Okay, now we''re going to backtrack a little.
I think I explained Startup adequately. But what does it have to do with Brooklyn Polytech? Mike Wills, (standing on the left) is a Polytech alumn. He read about Startup weekend on BEST would be a good host. Because Poly is hosting the event, 30 spaces of the 100 were reserved for Poly students. The rest of the attendees are entrepreneurs from around the New York area. Registration was first come, first served. Bruce (sitting, left) sent the email on Wednesday afternoon--registration was closed five minutes later. They were flooded. But there was no application process. If you can get a spot, you're in. I ask Andrew if that self-selection process poses any problems-- no one is screening for qualifications. He smiles. ''If you''re willing to show up on a Friday night after a busy work week, and work all weekend, I''m guessing you're qualified."
And think about telling a university PR department (and all the other various planning entities and persons who require notification) to coordinate this event with a two-day lead time. A full weekend event, hosting 100 people, making the posters, catering the meals. Apparently it worked''there''s a roof over everyone''s head, a turkey sandwich next to my computer, and a poster hanging only slightly crooked on the wall.
And tomorrow, they''re bringing in the big guns. They don''t want media coverage for that, but this nascent little idea will be put through its paces by a savage horde of lawyers, accountants, PR consultants and marketing people. How feasible is it to put together a global site that ranks the best cheeseburger? How do you let people know the site is out there? How do you motivate them to add their two cents? How do you decide on the look and feel? The coders will have their work cut out for them. I doubt they''ll get much sleep. On Sunday the graphic designers will design the look and the coders will be frantically tapping gobbledygook into their laptops.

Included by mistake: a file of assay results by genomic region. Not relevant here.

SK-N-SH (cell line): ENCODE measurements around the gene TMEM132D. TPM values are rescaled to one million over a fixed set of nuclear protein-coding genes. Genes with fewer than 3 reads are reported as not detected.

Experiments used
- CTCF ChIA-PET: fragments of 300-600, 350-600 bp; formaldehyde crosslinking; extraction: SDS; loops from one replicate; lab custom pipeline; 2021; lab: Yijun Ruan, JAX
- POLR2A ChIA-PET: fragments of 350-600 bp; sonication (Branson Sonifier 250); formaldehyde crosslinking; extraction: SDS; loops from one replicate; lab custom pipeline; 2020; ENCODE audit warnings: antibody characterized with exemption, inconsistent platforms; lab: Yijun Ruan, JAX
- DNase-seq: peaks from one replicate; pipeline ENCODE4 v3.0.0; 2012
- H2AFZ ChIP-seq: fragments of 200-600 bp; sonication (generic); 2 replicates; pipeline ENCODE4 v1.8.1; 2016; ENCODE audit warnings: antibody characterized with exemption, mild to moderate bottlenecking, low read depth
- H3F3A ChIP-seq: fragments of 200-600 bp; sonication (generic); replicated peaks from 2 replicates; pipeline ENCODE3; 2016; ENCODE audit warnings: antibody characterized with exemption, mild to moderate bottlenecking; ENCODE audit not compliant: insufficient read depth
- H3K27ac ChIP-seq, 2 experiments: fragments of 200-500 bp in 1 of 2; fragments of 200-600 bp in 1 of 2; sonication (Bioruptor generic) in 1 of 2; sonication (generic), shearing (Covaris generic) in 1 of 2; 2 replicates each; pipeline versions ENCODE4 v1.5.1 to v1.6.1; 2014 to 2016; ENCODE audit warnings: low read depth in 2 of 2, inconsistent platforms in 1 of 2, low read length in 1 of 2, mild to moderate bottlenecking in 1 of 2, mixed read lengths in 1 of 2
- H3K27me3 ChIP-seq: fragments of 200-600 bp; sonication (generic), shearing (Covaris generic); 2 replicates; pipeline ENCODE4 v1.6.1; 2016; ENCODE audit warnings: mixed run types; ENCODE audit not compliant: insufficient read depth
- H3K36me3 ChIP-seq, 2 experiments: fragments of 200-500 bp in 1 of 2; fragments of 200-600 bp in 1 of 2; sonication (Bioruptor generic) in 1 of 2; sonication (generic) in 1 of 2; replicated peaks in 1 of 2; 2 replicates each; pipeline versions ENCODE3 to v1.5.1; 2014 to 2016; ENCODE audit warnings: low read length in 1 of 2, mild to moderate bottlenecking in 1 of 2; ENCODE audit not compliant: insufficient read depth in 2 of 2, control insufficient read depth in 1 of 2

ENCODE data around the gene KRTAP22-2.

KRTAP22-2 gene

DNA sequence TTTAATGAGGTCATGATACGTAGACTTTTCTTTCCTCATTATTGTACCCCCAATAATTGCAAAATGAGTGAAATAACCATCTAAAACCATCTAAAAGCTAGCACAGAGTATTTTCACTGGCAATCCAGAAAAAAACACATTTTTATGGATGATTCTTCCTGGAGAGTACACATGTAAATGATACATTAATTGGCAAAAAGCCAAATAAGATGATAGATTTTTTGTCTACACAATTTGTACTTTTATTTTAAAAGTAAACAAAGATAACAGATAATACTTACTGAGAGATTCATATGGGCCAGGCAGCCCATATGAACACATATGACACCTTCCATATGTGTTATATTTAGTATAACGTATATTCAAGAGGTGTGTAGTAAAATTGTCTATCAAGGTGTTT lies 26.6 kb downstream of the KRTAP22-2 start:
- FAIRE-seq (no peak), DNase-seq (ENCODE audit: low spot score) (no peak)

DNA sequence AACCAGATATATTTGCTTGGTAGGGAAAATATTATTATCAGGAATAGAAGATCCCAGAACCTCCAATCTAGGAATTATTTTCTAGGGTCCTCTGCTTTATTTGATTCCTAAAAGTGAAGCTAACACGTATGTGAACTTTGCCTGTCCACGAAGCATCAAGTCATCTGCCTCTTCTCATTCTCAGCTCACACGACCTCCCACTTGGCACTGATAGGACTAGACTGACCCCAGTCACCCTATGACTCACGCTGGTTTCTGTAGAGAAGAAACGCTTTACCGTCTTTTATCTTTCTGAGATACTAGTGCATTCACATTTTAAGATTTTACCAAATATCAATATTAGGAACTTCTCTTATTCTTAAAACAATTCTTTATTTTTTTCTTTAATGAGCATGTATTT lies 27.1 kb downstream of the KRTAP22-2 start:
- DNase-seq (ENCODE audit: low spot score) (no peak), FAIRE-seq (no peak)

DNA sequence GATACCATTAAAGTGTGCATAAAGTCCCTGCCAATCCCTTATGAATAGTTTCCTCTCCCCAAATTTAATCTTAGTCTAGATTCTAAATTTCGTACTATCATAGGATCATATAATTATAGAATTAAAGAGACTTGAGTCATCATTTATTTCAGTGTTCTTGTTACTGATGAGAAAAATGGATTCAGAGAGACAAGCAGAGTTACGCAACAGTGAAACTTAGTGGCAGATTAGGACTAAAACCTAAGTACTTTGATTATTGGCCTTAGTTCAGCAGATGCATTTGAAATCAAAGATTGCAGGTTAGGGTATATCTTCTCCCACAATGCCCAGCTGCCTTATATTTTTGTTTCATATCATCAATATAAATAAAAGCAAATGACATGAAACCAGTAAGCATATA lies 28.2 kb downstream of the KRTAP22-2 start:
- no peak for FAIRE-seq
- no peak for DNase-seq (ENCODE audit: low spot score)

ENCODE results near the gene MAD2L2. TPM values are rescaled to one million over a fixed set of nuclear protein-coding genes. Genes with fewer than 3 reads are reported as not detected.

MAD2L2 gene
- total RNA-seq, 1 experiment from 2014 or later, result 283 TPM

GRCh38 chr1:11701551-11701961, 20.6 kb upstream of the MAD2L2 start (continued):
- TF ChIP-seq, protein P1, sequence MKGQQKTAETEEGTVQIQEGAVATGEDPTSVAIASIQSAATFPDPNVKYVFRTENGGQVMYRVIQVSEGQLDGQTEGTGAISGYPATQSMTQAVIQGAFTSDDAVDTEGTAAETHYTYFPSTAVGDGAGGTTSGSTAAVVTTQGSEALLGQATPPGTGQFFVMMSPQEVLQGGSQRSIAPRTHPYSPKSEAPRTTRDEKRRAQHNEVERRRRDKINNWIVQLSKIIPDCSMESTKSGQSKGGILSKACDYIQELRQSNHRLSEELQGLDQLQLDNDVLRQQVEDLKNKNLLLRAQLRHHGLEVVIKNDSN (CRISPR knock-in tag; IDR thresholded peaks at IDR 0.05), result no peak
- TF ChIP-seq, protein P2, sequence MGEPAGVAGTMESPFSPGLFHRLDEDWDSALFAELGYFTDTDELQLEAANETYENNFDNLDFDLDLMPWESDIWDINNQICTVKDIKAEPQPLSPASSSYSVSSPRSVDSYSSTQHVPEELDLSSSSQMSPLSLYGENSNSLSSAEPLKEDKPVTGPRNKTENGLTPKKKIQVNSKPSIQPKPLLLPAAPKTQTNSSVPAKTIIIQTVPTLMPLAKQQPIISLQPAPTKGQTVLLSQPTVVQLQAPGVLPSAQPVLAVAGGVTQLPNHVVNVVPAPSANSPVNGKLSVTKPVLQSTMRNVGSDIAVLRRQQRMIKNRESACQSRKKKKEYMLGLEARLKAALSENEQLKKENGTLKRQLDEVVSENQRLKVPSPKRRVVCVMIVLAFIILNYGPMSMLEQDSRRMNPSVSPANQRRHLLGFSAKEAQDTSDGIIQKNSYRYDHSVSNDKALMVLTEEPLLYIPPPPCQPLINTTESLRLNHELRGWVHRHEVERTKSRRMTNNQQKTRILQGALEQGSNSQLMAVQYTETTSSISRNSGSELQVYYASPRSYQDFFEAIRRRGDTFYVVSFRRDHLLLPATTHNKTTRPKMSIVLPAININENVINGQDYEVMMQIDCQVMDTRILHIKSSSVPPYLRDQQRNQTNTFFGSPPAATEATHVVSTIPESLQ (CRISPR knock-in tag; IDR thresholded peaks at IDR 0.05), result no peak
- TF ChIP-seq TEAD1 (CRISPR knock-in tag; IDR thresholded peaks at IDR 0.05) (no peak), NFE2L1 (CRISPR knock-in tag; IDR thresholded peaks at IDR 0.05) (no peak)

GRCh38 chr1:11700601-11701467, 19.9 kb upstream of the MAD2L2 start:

And on Sunday night, the world will have a new web site''either ranking cheeseburgers, harshing on bad dresses, or making you troll the internet for the IBM logo. ''Web-based businesses are probably the easiest to start, grow and maintain,'' Bruce explains. And of course, you''re not going to entice a college kid with the promise of keeping inventories. Patent lawyers will have bestowed upon it a little copyright symbol. There''s no prize money for ''winning,'' but I''m told venture capitalists will be here this weekend, flush with startup cash. There''s a complicated shareholder system that I won''t bother to explain, but essentially every day you''re here is a share. If you''re here on Friday, you get one share. All weekend, all three possible shares. Andrew makes a point of saying that has no shares in the company.